When tying on the rungs, start at the top of the ladder. For a shorter ladder, you can attach the ropes to their anchor point and tie on the rungs vertically. For a long ladder that needs to be prepared before attaching it to the top anchor points, construct the ladder on the ground.
When the ladder is completed and attached at the top, don’t forget to tie it off at the bottom, which will measurably increase stability and the ease of climbing. This can be done by driving in a pioneering stake in line with each rope at a 45° angle. Pull the ropes taut and tie them to their respective stakes with a roundturn with two half hitches or a rolling hitch.
The following text is by Adolph E. Peschke as presented in the 1998 printing of the 1993 edition of the Pioneering Merit Badge Pamphlet:
Before you begin learning new knots, you need to know some of the basic terms used in knot tying. You should become familiar with these terms and use them as you learn how to tie the various knots.
Running end and standing part. These are two of the most common terms used in knot tying. The running end is the end of the rope that is used to tie the knot. This end is sometimes referred to as the working end. The rest of the rope is the standing part.
Overhand loop. An overhand loop is formed when a loop is made so that the running end of the rope is on top of the standing part. It can be formed anywhere along the standing part of the rope in the same fashion.
Underhand loop. And underhand loop is formed when the running end of the rope is placed under the standing part of the rope.
Bight. A bight is formed by doubling back a length of the rope against itself to form a U.
This can be done with the running end (as shown on the left), or anywhere along the standing part (as shown in the middle). Bights can vary from a few inches to a few feet in length. A bight doesn’t have to have a sharp bend. It can be “open” (as shown on the right). In this case, the running end of the rope is alongside the standing part of the rope, but is not crossed over (which would form and overhand or underhand loop).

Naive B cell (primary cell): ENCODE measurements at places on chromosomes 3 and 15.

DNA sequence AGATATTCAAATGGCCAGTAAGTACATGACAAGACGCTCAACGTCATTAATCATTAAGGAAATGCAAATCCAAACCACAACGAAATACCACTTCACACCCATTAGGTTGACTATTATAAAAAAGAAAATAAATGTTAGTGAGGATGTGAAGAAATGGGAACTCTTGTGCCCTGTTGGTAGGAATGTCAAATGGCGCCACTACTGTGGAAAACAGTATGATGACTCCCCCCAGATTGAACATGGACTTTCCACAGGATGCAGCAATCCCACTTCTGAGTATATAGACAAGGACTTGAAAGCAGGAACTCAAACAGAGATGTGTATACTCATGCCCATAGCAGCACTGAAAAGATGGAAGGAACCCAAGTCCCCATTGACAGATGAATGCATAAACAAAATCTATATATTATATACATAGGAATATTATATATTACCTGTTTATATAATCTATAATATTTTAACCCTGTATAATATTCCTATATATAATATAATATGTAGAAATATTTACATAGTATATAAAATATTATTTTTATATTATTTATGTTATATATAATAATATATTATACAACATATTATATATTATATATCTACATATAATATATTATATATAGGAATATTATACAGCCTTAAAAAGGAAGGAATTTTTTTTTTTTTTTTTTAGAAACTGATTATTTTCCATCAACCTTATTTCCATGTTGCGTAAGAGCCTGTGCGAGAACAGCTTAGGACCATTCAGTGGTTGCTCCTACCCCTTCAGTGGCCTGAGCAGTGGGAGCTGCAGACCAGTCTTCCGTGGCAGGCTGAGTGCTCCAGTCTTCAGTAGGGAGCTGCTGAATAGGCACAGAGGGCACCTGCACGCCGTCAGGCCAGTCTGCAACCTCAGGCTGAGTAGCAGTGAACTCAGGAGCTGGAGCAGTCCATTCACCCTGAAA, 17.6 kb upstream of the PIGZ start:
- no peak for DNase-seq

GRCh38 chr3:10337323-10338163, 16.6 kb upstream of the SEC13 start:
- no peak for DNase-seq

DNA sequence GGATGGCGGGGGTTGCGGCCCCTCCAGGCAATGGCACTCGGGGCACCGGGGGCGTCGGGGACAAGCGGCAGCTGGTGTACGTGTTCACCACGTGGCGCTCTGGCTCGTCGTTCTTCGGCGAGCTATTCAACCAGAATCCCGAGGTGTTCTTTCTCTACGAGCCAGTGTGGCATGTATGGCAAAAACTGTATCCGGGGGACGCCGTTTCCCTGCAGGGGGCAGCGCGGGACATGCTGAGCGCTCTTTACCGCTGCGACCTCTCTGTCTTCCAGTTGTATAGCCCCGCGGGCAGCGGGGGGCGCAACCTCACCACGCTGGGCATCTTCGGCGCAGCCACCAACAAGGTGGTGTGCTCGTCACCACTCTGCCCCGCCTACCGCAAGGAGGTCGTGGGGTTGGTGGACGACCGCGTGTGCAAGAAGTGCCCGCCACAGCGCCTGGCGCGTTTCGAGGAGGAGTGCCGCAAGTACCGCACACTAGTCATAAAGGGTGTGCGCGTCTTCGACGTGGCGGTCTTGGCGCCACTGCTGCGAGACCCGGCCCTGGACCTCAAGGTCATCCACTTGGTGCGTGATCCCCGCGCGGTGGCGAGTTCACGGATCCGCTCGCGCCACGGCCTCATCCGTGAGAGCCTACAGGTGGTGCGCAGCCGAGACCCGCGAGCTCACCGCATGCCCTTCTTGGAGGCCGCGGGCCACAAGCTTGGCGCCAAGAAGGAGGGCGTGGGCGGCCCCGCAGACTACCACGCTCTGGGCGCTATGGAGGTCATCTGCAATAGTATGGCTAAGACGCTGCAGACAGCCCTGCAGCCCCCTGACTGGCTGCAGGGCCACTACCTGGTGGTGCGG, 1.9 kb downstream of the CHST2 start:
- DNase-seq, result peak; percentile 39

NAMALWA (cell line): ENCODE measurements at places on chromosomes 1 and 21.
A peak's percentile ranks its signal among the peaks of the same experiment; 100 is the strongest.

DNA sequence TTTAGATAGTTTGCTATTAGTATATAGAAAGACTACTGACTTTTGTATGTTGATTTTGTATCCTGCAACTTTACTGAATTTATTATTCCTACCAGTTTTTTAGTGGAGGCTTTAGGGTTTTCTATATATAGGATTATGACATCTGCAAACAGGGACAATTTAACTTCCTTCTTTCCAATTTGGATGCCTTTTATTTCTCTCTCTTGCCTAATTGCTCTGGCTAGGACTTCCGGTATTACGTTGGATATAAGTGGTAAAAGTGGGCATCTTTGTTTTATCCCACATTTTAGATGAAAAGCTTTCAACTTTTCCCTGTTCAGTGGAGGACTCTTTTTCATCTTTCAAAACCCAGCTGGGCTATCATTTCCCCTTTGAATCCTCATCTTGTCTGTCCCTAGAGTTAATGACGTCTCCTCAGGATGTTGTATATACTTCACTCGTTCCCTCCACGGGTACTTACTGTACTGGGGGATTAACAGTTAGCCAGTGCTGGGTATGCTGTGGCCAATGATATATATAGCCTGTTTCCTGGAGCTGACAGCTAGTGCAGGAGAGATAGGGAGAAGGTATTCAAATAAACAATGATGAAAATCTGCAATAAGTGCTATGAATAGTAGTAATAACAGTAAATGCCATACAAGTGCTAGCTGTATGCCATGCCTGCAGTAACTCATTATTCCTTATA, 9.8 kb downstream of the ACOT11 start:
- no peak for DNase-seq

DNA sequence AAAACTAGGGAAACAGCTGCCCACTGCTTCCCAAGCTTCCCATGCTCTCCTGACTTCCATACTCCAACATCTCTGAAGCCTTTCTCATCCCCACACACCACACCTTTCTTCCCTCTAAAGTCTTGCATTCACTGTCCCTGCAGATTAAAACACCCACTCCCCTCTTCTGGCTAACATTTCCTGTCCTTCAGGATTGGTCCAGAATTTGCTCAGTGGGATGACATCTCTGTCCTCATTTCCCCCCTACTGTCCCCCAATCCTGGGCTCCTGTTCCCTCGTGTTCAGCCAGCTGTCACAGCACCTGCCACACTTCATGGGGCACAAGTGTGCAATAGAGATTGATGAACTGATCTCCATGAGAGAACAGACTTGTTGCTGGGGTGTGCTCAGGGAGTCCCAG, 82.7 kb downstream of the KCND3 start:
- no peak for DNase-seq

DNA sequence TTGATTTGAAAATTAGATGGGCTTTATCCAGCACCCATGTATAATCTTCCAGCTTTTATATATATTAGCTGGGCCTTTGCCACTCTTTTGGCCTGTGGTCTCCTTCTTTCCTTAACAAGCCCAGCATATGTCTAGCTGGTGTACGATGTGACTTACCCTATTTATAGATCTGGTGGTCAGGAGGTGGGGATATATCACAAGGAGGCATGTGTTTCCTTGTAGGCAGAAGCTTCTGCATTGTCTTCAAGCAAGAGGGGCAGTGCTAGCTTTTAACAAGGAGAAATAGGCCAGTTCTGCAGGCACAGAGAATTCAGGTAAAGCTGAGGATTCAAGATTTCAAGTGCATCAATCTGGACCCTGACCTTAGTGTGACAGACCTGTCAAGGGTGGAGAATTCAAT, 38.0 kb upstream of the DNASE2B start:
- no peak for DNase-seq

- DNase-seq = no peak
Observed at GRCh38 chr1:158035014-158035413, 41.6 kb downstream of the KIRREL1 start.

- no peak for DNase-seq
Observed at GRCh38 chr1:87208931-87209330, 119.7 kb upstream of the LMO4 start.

Take a turn. The term take a turn means to wrap a rope around a spar or stake so it continues off in the same direction. The friction this creates will give you a grip on the stake or spar that will help you hold the strain on the line. It also gives better control in taking up or letting out a line.
Roundturn. To make a roundturn, wrap the rope completely around a spar and bring the running end back along the standing part of the rope. A roundturn gives you even more grip in holding the strain on a line, and is the basis for tying several knots, as when making a Roundturn with Two Half Hitches.
Bend – A bend is a knot used to join two lengths of rope.
Bight – A bight has two meanings in knotting. It can mean either any central part of a rope (between the standing end and the working end) or an arc in a rope that is at least as wide as a semicircle. In either case, a bight is a length of rope that does not cross itself. Knots that can be tied without use of the working end are called knots on the bight.
Binding Knot – Binding knots are knots that either constrict a single object or hold two objects snugly together. Whippings, seizings and lashings serve a similar purpose to binding knots, but contain too many wraps to be properly called a knot. In binding knots, the ends of rope are either joined together or tucked under the turns of the knot.
Capsizing – A knot that has capsized has deformed into a different structure. Although capsizing is sometimes the result of incorrect tying or misuse, it can also be done purposefully in certain cases to strengthen the knot